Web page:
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1 July 2015 Trimming and Planing Rough-Cut Wood For Efficient Dendrochronological Sample Preparation and Storage
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Abstract
Wood samples larger than increment cores collected for tree-ring studies are often obtained using chainsaws and, less frequently, 2-person crosscut saws. Saw marks on cross-sectional wood samples can be quite deep and uneven, and sanding rough-cut wood cross-sections is inefficient in terms of processing time and wear on sanding belts. Trimming rough-cut wood samples with a band saw or treating with a surface planer creates a smoother initial surface for sample sanding and polishing. Sample trimming with a band saw or surface planer is also useful for post-analysis archiving and wood storage, when excess wood can be removed and smaller samples entered into storage. Band saw and surface planer safety techniques are also discussed.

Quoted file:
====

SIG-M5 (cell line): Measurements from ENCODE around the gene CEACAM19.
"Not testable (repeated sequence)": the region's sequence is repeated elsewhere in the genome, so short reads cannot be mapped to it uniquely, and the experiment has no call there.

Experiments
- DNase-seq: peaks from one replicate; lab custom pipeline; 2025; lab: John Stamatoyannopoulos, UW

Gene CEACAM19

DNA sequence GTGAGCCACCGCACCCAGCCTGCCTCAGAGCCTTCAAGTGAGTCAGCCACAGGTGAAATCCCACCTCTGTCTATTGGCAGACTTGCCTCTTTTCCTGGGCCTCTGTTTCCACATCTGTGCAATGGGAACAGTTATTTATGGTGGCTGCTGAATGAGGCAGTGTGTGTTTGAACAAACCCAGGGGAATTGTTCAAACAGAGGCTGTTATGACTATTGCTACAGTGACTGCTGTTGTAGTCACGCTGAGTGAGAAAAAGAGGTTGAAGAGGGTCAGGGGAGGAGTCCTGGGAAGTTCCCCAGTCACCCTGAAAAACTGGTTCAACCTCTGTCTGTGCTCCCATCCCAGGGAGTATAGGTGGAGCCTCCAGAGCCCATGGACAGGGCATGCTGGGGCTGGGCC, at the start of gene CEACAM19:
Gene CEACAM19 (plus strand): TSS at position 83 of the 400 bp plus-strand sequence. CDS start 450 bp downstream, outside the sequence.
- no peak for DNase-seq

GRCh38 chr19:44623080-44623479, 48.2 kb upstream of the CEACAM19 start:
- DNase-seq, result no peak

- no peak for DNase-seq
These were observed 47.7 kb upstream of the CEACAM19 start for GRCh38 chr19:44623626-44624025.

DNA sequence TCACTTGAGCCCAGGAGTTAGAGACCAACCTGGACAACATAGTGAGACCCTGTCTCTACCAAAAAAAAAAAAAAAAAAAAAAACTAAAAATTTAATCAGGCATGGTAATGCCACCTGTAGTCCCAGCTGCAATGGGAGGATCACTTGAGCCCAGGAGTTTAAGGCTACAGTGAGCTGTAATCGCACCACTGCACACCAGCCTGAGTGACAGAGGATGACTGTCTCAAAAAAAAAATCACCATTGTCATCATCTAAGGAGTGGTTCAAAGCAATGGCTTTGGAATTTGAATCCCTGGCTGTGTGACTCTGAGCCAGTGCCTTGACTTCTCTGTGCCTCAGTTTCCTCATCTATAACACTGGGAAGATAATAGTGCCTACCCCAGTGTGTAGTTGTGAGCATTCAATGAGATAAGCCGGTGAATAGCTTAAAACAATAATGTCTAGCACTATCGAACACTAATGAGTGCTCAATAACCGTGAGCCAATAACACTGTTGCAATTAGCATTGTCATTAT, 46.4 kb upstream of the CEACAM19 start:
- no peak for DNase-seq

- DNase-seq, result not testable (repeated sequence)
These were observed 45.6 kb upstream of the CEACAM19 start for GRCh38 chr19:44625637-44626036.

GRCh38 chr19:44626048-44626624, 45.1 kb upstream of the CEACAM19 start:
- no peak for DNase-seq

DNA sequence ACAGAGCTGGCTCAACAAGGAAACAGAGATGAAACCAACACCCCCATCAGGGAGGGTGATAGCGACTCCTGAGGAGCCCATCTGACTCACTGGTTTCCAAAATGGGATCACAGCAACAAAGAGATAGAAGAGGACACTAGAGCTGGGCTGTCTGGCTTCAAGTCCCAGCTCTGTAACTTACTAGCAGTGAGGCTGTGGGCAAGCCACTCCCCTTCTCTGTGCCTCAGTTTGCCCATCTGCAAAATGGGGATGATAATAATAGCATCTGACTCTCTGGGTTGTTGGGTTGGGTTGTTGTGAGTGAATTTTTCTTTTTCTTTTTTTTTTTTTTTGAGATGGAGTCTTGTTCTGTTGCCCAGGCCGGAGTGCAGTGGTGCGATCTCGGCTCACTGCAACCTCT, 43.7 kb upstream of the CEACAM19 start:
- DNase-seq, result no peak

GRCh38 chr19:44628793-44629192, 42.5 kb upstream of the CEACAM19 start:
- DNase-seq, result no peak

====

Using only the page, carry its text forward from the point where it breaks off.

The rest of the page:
Copyright © 2015 by The Tree-Ring Society
J. Jesse Minor and Alexis H. Arizpe "Trimming and Planing Rough-Cut Wood For Efficient Dendrochronological Sample Preparation and Storage," Tree-Ring Research 71(2), (1 July 2015). https://doi.org/10.3959/1536-1098-71.2.130
Received: 27 October 2014; Accepted: 1 March 2015; Published: 1 July 2015
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